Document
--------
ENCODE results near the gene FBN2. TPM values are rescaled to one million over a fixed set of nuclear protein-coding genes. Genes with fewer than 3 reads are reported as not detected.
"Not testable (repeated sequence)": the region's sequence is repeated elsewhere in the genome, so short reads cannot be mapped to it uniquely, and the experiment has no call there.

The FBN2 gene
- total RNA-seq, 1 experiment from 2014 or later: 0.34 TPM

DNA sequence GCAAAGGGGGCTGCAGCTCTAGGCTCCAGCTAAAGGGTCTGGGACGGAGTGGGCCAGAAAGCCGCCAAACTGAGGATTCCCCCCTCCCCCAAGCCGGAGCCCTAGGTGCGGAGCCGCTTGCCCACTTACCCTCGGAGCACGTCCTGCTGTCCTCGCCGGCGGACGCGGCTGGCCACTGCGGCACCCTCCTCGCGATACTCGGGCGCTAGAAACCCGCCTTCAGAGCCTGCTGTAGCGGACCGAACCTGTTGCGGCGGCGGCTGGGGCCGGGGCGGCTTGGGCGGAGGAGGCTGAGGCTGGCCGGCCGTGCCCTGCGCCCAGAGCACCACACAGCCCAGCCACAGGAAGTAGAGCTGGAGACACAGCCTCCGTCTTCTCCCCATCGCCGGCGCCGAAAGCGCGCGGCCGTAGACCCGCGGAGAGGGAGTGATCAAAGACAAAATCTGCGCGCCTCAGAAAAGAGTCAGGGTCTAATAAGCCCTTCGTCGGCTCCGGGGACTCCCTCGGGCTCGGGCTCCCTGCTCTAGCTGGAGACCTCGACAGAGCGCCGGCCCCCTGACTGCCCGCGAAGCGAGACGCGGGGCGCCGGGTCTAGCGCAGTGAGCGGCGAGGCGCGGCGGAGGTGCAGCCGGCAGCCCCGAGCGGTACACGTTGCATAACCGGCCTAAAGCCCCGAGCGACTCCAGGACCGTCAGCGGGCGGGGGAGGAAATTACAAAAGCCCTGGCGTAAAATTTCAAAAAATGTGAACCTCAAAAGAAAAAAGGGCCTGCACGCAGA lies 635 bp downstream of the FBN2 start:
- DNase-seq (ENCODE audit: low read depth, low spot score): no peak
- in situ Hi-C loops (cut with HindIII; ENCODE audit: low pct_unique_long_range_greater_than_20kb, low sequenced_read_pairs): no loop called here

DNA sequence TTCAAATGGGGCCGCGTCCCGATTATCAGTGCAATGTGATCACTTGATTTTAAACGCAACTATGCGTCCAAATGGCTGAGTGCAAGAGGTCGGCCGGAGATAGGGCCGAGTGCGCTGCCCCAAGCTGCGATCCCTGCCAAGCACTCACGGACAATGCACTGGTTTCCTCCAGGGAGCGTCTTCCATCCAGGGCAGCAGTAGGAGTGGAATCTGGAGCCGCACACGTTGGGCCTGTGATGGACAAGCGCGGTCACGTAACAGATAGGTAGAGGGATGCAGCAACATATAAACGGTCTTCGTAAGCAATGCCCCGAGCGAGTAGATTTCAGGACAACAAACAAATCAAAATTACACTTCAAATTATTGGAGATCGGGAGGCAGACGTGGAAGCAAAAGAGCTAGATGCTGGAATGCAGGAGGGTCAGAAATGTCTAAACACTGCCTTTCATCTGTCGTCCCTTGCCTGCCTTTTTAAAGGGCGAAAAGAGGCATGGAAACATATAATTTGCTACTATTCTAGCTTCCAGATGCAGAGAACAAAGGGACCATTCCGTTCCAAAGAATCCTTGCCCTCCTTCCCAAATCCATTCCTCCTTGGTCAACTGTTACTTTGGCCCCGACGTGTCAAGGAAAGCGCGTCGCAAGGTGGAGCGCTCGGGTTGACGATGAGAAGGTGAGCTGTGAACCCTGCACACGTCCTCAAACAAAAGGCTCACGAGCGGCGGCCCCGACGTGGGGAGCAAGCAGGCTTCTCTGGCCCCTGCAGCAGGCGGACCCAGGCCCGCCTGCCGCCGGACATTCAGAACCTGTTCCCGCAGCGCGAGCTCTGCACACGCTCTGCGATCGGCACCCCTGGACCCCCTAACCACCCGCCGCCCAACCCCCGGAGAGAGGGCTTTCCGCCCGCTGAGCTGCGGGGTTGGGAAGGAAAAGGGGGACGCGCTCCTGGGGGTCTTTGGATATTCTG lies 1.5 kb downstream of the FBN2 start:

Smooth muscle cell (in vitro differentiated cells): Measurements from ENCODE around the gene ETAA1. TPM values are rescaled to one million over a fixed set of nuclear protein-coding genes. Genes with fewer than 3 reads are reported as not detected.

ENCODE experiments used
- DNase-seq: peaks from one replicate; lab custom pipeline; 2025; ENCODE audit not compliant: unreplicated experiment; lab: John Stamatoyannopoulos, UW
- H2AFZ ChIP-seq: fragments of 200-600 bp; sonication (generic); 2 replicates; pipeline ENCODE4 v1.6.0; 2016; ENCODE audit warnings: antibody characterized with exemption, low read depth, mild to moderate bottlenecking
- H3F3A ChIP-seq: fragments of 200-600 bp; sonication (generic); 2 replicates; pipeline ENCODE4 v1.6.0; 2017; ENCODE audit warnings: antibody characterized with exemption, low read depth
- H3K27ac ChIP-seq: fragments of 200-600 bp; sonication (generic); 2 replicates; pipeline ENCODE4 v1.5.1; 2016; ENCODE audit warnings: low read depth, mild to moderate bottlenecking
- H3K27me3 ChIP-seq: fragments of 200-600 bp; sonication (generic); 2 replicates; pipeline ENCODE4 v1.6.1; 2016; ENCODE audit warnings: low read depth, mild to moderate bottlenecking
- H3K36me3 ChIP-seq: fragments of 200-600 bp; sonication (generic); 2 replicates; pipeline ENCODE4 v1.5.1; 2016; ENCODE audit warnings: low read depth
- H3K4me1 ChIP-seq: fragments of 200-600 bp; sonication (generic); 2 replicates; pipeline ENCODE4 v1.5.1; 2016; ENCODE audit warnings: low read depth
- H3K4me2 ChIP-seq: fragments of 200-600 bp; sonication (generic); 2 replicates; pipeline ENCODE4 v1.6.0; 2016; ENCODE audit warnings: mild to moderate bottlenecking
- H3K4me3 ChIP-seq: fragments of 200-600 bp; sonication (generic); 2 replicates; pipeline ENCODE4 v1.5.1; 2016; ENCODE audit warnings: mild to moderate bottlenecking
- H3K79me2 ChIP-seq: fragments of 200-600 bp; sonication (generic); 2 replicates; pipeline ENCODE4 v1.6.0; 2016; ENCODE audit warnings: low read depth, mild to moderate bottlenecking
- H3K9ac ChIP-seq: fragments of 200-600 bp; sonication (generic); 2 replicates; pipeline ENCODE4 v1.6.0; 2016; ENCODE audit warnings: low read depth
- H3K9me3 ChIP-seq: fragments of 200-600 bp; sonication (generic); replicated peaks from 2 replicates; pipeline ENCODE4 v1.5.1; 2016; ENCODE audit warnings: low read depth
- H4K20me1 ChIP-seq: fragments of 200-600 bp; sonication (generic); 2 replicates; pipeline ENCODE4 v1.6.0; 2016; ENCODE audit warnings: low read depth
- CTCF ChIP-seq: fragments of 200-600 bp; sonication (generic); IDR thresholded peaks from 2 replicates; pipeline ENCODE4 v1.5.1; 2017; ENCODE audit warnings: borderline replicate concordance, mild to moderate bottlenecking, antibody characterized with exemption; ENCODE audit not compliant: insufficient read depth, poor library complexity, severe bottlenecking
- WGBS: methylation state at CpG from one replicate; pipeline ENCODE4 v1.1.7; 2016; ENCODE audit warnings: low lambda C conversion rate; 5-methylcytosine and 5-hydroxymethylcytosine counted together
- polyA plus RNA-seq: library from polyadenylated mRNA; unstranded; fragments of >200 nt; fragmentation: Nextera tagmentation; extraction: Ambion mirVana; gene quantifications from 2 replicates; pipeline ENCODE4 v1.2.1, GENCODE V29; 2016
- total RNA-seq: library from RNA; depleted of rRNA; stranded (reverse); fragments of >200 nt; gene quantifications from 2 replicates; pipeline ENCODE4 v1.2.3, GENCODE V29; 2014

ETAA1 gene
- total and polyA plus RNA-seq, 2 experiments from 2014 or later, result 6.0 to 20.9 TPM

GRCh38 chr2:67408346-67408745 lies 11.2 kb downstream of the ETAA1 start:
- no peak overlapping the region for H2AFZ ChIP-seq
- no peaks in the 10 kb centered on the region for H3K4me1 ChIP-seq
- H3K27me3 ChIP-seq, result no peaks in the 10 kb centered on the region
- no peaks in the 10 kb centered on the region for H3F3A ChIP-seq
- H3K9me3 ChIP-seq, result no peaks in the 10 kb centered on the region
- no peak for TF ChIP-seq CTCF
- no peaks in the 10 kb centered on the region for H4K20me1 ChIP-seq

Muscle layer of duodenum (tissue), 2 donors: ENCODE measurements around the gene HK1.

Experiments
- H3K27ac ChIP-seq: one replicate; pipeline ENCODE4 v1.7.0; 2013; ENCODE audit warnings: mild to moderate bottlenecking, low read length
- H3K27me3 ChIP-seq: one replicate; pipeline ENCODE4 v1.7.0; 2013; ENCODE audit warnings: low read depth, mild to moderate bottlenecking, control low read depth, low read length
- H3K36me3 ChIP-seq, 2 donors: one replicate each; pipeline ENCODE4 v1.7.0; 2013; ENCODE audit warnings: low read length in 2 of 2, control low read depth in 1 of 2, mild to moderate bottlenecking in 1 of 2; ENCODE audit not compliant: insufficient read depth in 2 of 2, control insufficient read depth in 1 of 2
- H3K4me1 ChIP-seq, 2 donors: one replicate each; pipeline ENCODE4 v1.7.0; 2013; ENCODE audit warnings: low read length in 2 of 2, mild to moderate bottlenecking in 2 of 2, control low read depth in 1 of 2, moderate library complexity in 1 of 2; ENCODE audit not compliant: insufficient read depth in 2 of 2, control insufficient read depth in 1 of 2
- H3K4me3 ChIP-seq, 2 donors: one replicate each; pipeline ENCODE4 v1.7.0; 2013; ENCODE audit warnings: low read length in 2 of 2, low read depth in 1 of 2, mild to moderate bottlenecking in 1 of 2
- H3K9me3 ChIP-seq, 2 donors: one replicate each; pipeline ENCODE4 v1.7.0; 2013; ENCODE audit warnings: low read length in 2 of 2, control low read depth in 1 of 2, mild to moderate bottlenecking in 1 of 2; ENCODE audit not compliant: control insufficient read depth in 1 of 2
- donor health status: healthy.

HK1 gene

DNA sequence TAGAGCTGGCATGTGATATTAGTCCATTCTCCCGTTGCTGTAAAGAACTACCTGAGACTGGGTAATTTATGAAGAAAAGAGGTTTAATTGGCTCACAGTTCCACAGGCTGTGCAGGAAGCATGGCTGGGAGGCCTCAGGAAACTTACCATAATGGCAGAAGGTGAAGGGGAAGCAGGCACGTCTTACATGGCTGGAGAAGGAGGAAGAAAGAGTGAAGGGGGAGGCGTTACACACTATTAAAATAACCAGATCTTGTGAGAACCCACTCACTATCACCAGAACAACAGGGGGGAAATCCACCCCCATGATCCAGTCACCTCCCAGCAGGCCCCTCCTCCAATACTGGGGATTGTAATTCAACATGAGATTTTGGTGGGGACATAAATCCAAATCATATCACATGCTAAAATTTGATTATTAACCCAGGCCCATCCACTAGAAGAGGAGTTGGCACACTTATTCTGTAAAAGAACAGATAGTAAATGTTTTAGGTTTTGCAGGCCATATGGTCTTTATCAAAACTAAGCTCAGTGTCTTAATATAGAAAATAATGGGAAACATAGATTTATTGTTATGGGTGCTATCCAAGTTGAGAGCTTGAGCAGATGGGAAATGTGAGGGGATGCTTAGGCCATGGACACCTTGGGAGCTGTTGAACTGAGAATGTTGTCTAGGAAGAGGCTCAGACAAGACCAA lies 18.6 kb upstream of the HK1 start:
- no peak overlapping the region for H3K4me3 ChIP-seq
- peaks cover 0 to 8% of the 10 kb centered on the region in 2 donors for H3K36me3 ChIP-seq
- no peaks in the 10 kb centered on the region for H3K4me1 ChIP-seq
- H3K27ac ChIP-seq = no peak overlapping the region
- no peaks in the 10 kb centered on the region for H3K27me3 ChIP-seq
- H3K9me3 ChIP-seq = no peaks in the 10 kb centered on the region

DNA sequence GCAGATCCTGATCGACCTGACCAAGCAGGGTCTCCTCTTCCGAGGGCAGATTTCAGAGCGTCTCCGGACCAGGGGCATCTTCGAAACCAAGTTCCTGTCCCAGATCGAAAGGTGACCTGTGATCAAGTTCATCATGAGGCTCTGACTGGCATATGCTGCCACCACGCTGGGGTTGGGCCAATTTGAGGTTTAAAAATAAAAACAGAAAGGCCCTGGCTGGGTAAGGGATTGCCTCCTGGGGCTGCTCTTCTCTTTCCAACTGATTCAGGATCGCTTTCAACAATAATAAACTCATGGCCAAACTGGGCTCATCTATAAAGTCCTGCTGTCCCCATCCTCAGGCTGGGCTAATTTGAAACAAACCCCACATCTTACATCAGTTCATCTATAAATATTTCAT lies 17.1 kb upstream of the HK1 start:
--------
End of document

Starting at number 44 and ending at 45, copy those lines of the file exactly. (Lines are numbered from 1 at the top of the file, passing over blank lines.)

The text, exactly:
- H3K4me3 ChIP-seq, 2 donors: one replicate each; pipeline ENCODE4 v1.7.0; 2013; ENCODE audit warnings: low read length in 2 of 2, low read depth in 1 of 2, mild to moderate bottlenecking in 1 of 2
- H3K9me3 ChIP-seq, 2 donors: one replicate each; pipeline ENCODE4 v1.7.0; 2013; ENCODE audit warnings: low read length in 2 of 2, control low read depth in 1 of 2, mild to moderate bottlenecking in 1 of 2; ENCODE audit not compliant: control insufficient read depth in 1 of 2